Easter blessings from UCAN
There is no more important week in the year for Christians than this Holy Week. We call it Holy because of the mystery we celebrate - God's gift of His son who loves us to his death on Calvary and beyond.
Because of that love, we wish each other Happy Easter even when we know there is a lot of tragedy about it - Good Friday. As Christians, we know that what we see happening with and in Jesus goes to the heart of what we know from our own experience of life.
At the Second Vatican Council, the Christian lives we all lead were described as being shares in the Paschal Mystery. We have our share in the death and resurrection of Jesus every day. Our lives are part of the Paschal Mystery.
At UCAN, we work to describe that mystery in the unfolding tragedies and astonishing blessings of the people we seek out and report, feature and comment on.
While at times deeply distressing work, this effort of ours gets its coherence in the same way the death of Jesus did - because of the astonishing grace of a God who never gives up on life and love.
Because of that, we can wish you Happy Easter.
Fr. Michael Kelly SJ
Vatican website removes pope's interview with La Repubblica
Controversial interview created sensation then doubts
Picture: Gabriel Buoys/AFP
- CWN for CatholicCulture.org
- Vatican City
- November 18, 2013
The text of a controversial interview with Pope Francis which appeared in the Italian daily La Repubblica has been removed from the Vatican’s web site.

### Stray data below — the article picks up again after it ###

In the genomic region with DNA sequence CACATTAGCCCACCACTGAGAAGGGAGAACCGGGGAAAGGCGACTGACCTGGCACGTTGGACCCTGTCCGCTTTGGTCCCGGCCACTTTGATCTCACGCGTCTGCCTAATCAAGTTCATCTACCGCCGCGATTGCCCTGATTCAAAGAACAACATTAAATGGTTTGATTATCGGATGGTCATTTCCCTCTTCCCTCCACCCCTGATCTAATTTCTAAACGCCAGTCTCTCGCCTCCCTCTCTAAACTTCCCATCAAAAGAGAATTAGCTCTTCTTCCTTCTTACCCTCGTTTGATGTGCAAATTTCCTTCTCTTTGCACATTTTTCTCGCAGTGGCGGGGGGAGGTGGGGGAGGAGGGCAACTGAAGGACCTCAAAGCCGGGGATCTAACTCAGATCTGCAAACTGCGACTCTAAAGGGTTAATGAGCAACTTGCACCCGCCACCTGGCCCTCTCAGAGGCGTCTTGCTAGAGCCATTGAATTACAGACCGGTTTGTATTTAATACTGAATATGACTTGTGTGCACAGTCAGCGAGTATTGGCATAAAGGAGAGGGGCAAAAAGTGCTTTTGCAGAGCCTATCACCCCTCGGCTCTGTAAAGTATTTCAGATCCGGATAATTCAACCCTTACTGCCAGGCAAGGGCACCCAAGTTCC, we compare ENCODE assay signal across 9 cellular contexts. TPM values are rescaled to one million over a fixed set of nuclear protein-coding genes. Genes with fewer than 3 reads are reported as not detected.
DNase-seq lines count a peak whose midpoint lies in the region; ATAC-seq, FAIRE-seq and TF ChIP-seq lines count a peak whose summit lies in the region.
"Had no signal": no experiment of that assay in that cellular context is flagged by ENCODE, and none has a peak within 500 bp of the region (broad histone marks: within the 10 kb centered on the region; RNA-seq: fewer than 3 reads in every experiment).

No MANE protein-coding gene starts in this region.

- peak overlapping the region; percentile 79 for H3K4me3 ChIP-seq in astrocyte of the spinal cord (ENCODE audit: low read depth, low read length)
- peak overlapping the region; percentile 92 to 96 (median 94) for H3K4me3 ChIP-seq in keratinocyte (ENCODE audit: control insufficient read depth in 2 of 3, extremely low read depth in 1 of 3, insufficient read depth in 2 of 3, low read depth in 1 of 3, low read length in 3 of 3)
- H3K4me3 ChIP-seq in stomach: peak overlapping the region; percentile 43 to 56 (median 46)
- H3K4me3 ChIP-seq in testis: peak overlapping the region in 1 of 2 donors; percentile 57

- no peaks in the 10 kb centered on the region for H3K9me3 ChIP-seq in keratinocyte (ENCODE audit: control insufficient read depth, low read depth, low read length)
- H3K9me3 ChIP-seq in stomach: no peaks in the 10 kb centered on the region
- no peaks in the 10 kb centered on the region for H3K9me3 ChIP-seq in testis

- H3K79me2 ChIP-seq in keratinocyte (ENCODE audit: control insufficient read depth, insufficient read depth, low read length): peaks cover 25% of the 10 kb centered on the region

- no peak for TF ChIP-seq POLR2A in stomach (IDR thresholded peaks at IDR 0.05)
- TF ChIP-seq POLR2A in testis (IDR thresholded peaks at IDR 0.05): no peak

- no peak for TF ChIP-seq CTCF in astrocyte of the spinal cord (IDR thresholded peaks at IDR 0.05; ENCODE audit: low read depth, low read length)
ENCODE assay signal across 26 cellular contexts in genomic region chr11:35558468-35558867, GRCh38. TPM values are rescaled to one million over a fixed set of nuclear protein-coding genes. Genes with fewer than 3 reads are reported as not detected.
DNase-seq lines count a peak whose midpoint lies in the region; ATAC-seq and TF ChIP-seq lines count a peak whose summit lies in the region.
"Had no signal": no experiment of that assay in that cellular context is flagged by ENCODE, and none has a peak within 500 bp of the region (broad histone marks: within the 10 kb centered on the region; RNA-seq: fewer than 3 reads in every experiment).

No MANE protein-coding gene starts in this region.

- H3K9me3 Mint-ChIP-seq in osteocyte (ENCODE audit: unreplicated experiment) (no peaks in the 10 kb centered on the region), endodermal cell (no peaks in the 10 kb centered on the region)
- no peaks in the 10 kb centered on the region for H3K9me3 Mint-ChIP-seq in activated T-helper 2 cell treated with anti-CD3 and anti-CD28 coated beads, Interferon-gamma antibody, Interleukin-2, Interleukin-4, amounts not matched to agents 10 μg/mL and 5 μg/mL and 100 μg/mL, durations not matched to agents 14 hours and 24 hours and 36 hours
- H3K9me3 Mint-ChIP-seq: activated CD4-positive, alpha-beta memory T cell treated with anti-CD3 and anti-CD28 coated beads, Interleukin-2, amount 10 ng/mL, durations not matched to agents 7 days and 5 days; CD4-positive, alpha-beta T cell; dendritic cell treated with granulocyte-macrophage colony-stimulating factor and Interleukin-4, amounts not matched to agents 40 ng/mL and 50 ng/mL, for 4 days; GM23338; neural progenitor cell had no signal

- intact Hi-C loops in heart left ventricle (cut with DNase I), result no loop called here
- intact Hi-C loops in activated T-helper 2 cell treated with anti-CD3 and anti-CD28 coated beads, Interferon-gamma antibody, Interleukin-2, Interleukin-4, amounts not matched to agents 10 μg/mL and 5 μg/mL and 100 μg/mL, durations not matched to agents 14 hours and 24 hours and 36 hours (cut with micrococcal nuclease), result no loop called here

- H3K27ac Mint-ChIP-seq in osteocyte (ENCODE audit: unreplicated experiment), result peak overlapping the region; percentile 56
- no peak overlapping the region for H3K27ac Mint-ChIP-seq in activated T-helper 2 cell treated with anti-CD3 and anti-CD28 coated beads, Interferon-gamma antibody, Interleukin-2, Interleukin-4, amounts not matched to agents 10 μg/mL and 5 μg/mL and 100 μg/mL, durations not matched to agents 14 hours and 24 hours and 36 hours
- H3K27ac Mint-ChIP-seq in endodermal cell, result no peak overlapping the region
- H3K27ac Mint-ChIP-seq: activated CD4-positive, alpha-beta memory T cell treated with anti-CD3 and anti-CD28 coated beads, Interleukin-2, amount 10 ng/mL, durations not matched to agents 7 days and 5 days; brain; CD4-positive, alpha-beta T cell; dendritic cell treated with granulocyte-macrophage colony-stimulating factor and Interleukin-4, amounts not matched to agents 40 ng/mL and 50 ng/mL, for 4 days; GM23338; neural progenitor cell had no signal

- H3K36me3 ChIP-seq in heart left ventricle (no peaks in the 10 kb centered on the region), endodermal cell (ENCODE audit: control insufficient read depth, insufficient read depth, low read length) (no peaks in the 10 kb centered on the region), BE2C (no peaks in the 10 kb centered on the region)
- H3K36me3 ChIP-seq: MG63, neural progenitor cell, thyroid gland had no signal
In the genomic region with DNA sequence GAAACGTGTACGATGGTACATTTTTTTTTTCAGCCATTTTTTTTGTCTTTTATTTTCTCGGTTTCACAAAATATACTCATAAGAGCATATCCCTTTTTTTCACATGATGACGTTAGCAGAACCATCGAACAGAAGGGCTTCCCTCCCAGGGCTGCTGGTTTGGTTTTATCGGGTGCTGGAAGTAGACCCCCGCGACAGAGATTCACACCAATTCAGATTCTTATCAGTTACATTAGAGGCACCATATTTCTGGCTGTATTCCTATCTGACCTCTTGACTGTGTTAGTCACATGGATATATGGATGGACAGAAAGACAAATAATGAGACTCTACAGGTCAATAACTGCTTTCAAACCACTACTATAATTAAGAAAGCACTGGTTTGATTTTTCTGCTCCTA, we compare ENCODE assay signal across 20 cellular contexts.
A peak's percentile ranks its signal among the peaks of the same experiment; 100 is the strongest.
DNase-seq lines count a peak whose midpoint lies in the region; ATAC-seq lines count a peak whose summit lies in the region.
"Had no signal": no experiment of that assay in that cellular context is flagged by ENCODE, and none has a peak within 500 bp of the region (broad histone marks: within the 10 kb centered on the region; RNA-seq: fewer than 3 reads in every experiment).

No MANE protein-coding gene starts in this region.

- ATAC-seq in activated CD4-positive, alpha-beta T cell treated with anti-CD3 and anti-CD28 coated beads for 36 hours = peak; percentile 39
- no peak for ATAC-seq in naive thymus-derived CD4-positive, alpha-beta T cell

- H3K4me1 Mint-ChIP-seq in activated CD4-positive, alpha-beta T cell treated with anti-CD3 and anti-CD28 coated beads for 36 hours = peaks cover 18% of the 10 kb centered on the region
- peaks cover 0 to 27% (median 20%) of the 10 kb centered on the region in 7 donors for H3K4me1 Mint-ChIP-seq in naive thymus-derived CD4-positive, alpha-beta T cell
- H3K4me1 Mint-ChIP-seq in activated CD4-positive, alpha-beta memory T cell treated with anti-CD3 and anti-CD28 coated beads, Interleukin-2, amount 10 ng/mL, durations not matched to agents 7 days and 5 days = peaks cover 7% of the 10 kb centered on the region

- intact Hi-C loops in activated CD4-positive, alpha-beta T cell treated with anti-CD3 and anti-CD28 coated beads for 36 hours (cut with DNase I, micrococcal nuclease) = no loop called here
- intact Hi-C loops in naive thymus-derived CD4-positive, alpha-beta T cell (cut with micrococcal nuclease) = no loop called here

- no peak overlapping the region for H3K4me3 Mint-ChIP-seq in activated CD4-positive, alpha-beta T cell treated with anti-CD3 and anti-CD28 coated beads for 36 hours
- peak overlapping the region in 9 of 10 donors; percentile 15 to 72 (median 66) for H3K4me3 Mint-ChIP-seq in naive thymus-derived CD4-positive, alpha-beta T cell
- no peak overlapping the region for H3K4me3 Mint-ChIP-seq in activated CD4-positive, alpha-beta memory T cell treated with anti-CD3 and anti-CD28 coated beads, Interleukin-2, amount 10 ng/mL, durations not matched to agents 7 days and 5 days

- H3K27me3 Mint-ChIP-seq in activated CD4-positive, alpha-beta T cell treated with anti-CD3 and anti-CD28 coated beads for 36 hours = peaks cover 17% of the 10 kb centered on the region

The interview, conducted by Repubblica’s founder Eugenio Scalfari, had caused an international sensation. In the text published by the Italian newspaper, the Pope was recorded as saying that he was not interested in converting the atheist journalist, that youth unemployment is the world’s most serious problem, and that it is sufficient for a non-believer to follow his own conscience. The Pope was also harshly critical of attitudes that he said were commonplace at the Vatican.
Later it emerged that the text published in La Repubblica was not an exact transcript of the papal interview. In fact, the octagenarian Scalfari had not taken notes during his conversation with the Pontiff, and had reconstructed the Pope’s remarks from memory.
Father Federico Lombardi, the director of the Vatican press office, told reporters that because the Pope’s words were not reproduced exactly, it seemed inappropriate to carry the text on the Vatican web site. He said that the Secretary of State, not the Pope himself, had made the decision to remove the text—contradicting reports in the Italian press that the Pontiff had been unhappy with the presence of the interview on the Vatican site.
Father Lombardi continued to assure reporters that the interview was a fair representation of the Pope’s general thoughts, if not his specific words.